Areas of division in the talks include the scale of assistance to state and local authorities, tax credits Democrats want for lower-income families, liability protections that Republicans are pushing for but Democrats oppose, and a repeal of a credit for past business-tax losses that the GOP wants to keep but Dems strongly oppose.
US House Speaker Nancy Pelosi has said she is optimistic Democrats could soon reach a deal with the Trump administration on a new coronavirus stimulus package.
Speaking with Bloomberg TV, Pelosi said the administration had come a long way on health provisions regarding testing to tackle the outbreak, but that more work was needed to address state and local aid and liability protections, among other areas.
Pelosi and the US Secretary of the Treasury, Steven Mnuchin, who is currently travelling in the Middle East, are due to speak later today in an attempt to narrow differences between the White House and Democrats on a number of issues that have prevented an agreement since talks began in July.
Pelosi has insisted that if a bill is to be voted on before Election Day, it needs to be finalized and written by the end of this week.
US President Donald Trump has sounded a similarly optimistic note about a stimulus agreement, saying he was willing to offer more than the $1.8 trillion that the White House has put forward. Pelosi wants to inject $2.2 trillion into the economy, and has passed a bill to do so through the Democratically controlled House of Representatives.
In the run-up to the call, President Donald Trump continued to blame the speaker for holding things up.
But Senate Republicans have opposed the $1.8 trillion-or-more size proposed by the White House, and will attempt to proceed with one of two planned votes on smaller-scale stimulus efforts that both the Trump administration and the House Democratic majority oppose.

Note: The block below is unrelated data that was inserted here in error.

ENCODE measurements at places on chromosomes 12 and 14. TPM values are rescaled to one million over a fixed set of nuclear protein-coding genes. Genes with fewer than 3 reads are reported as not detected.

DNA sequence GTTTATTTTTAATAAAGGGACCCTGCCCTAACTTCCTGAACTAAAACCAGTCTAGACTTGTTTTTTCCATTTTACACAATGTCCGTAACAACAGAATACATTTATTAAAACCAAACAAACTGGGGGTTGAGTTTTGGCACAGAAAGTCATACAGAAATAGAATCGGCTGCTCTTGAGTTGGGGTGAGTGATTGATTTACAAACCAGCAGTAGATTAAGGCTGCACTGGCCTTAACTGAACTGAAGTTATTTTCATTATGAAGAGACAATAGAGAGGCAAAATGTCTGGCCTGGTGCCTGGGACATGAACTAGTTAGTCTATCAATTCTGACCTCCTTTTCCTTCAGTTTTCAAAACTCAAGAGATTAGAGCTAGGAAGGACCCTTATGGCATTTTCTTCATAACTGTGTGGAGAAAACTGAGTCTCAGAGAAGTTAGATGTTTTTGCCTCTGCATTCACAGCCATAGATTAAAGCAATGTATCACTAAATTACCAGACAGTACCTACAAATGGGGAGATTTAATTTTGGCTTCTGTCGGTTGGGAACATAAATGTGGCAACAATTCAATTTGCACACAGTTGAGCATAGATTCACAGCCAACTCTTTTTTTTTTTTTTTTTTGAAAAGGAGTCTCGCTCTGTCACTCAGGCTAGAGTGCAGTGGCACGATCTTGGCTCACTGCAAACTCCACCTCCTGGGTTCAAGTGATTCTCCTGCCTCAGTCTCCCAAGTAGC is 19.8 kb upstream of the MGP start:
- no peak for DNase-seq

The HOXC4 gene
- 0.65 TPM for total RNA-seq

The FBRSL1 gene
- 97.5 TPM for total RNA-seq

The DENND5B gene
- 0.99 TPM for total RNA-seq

With Election Day in two weeks, Senate Republican leader Mitch McConnell is aiming to shame Democrats for what he described as an “all or nothing” approach with their insistence on a $2.2 trillion bill.
But Trump believes that McConnell will eventually be persuaded to move forward with any bill agreed between the administration and Pelosi. “He’ll be on board if something comes,” he said.
Pelosi spokesman Drew Hammill said that Democratic committee chairmen have been directed to work with their Republican counterparts in the Senate to resolve the most stubborn sticking points. Democrats have resisted giving up on their priorities for local governments, workers, schools and health care. Other areas of difference include the scale of assistance to state and local authorities, and the tax credits Democrats want for lower-income families.
President Trump signed the initial $2.2 trillion coronavirus relief package into law on 27 March. The bill, the biggest economic stimulus package in US history, included direct cash payments (up to $1,200) to many Americans; $150 billion to help the healthcare industry; $500 billion for state and local governments and companies; and $350 billion in loans and assistance for small businesses